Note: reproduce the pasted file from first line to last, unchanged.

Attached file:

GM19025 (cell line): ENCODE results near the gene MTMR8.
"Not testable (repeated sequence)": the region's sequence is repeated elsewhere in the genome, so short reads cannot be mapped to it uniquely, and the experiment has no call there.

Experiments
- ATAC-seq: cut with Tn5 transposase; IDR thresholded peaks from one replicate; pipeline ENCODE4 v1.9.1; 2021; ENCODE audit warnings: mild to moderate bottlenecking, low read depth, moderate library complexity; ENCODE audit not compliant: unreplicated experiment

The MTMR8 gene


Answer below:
GM19025 (cell line): ENCODE results near the gene MTMR8.
"Not testable (repeated sequence)": the region's sequence is repeated elsewhere in the genome, so short reads cannot be mapped to it uniquely, and the experiment has no call there.

Experiments
- ATAC-seq: cut with Tn5 transposase; IDR thresholded peaks from one replicate; pipeline ENCODE4 v1.9.1; 2021; ENCODE audit warnings: mild to moderate bottlenecking, low read depth, moderate library complexity; ENCODE audit not compliant: unreplicated experiment

The MTMR8 gene